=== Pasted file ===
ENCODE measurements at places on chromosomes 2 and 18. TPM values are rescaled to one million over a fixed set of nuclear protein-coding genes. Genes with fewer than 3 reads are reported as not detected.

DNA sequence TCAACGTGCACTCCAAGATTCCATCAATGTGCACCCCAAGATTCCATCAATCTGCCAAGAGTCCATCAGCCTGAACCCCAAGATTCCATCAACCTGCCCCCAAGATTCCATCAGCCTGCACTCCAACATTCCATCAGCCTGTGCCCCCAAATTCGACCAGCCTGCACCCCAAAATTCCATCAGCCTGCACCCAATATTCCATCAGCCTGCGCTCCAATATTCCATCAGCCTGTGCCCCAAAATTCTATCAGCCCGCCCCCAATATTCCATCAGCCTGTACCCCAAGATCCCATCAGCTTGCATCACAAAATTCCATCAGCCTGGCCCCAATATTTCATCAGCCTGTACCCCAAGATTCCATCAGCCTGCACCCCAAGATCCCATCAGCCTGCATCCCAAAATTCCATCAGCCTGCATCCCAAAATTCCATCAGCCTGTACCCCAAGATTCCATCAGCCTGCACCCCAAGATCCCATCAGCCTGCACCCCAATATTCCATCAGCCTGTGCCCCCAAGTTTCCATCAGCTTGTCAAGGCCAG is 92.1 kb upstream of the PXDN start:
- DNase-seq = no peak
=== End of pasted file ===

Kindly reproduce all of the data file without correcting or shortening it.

ENCODE measurements at places on chromosomes 2 and 18. TPM values are rescaled to one million over a fixed set of nuclear protein-coding genes. Genes with fewer than 3 reads are reported as not detected.

DNA sequence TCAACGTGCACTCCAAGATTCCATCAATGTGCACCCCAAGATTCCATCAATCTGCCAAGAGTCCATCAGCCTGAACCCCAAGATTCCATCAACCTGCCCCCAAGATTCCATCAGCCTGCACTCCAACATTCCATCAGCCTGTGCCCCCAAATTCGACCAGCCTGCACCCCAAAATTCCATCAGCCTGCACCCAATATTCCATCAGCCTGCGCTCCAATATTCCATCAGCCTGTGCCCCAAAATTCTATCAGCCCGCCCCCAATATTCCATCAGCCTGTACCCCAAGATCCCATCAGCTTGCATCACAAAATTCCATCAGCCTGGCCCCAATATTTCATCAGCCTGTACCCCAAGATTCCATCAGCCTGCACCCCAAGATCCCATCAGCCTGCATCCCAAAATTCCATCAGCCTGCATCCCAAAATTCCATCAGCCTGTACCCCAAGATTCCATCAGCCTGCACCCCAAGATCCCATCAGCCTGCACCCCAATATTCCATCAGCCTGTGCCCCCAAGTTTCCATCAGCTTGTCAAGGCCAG is 92.1 kb upstream of the PXDN start:
- DNase-seq = no peak